One example of a poorly named product is Tom Brady’s recent supplement release. His health and wellness brand TB12 recently launched an immunity blend called Protect and was instantly criticized for exploiting coronavirus fears. Any messaging during this time must be made with the utmost thoughtfulness and empathy. Be sure to consult your team or even poll an audience on branding and naming before launching your pivoted product or service.

  1. Communicate with transparency.Whatever your pivot or strategy is, it needs to be properly communicated. Be sure to keep your website and social media channels up to date with your latest operational news and hours. Customers want to know if you’re still operating and in what form or fashion. Transparency builds trust, so don’t be afraid to be candid with your customers. Share your plans, strategy, and timeline – the more information you can provide, the better. If you are continuing operations, be sure to include what you’re doing to ensure that both employees and customers are protected and safe. In a time where we all yearn for stability, the more you can communicate and provide reassurance to your audience, the better.

It’s essential that current marketing materials and collateral are up to date and reflect the current environment. Review the ads that are currently running and be prepared to cease those that may be considered tone-deaf. Caribou Coffee recently went viral because its coffee sleeves inappropriately stated, “Fight the urge to remain indoors.” The coffee company had ordered the sleeves pre-pandemic but failed to assess and consider how tasteless that messaging is in today’s climate.

  1. Be prepared to pivot again.These are unprecedented times and none of us know what lies ahead. Even after your business has pivoted, continue to check in with your team and customers. Consumer needs and spending habits will continue to shift and you must be ready to evolve with those changes.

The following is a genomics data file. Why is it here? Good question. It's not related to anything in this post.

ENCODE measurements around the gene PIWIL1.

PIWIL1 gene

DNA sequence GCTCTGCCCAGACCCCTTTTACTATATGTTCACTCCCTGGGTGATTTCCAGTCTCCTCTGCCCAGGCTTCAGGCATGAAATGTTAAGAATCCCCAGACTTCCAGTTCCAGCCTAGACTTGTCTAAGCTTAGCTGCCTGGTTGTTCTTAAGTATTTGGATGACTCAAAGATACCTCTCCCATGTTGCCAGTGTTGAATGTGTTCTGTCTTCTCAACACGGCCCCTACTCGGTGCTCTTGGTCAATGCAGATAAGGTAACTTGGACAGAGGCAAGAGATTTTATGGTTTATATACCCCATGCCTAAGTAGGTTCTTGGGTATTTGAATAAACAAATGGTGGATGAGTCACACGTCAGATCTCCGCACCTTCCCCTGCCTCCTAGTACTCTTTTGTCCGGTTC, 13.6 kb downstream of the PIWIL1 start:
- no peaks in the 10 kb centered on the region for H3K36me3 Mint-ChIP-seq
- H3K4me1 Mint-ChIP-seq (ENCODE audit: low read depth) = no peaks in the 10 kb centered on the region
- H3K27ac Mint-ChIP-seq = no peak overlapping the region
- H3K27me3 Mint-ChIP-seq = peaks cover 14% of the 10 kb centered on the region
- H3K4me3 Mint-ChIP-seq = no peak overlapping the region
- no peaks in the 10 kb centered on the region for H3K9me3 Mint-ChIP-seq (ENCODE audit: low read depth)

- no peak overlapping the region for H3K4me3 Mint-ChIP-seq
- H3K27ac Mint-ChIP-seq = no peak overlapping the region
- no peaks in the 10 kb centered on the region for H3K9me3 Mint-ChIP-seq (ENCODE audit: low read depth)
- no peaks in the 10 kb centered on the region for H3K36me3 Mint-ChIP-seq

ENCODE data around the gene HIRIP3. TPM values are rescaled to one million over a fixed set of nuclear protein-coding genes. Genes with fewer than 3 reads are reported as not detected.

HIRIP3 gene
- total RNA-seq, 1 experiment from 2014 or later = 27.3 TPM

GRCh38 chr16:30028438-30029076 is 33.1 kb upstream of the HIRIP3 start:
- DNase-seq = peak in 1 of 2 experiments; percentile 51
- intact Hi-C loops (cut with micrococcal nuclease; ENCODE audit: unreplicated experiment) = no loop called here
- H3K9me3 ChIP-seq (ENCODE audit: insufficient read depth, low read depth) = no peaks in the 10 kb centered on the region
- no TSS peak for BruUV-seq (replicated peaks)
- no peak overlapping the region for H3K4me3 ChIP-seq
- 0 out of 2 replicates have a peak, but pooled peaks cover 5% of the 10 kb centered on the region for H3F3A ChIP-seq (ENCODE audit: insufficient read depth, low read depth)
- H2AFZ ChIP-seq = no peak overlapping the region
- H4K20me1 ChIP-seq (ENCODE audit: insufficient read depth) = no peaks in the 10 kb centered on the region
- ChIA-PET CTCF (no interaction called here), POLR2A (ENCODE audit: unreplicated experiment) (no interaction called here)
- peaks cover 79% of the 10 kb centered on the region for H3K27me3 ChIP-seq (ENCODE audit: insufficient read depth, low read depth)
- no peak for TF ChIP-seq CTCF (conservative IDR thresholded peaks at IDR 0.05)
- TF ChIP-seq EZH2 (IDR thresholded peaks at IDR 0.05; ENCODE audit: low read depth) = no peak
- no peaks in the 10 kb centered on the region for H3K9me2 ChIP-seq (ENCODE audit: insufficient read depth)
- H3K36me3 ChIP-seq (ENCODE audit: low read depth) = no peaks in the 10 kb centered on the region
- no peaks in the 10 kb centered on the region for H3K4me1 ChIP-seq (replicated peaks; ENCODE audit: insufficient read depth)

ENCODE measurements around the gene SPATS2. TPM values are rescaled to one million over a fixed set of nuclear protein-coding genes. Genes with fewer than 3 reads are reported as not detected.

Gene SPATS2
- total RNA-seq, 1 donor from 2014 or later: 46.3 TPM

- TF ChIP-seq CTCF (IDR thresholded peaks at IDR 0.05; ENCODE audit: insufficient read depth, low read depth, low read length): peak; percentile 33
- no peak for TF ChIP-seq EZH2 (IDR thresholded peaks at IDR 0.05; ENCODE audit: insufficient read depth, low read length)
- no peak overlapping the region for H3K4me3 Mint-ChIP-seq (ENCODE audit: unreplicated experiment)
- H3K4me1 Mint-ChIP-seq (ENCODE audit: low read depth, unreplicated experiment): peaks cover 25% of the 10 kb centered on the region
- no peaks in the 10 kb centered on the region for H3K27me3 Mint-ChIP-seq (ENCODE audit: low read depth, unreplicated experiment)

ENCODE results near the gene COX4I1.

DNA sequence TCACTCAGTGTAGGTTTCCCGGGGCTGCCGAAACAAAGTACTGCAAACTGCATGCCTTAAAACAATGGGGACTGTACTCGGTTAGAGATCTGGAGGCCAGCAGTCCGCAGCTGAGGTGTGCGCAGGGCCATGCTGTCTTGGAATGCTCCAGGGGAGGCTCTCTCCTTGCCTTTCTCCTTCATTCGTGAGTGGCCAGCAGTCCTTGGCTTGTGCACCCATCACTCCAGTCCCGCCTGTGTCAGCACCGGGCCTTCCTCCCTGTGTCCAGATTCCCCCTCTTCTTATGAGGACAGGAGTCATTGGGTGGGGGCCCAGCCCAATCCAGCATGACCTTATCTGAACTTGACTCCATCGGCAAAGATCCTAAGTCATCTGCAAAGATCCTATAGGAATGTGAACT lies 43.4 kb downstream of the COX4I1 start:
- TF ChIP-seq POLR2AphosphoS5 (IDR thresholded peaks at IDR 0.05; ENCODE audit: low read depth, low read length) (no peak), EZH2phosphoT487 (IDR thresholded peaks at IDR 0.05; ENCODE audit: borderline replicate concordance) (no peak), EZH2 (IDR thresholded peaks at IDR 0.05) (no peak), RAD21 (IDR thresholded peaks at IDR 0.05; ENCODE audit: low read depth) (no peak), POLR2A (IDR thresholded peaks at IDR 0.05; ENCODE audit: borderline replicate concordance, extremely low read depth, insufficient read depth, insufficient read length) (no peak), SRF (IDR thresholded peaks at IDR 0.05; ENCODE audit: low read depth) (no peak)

We’re stronger together and this may be a good time to consider partnering with other businesses or organizations as you pivot. The pandemic has prompted unlikely partnerships such as United Airlines and Clorox. The brands have come together to launch United CleanPlus, in which Clorox products are used and available throughout the terminal and airplanes to enhance people’s safety and promote health.

The pivot is truly having a moment. A global pandemic was the catalyst for the great pivot of 2020 and has forced businesses to acclimate to our ever-evolving virtual world. Stay-at-home orders and social distancing have left gaps in the market, and businesses are discovering ways to fill those gaps. While temporary for some, others have shifted their models completely for the long term.

Although there is no universal strategy, businesses that are nimble, compassionate, and transparent will thrive. When we make it to the other side, your business may look different than when it started. But trust that you will make it.

From previous recessions, we know that crises can spur greatness.

Source: Crunchbase

Article by Black Car News

Black Car News provides breaking news, editorial, and information to drivers, owners, and other key players in the New York City for-hire vehicle industry.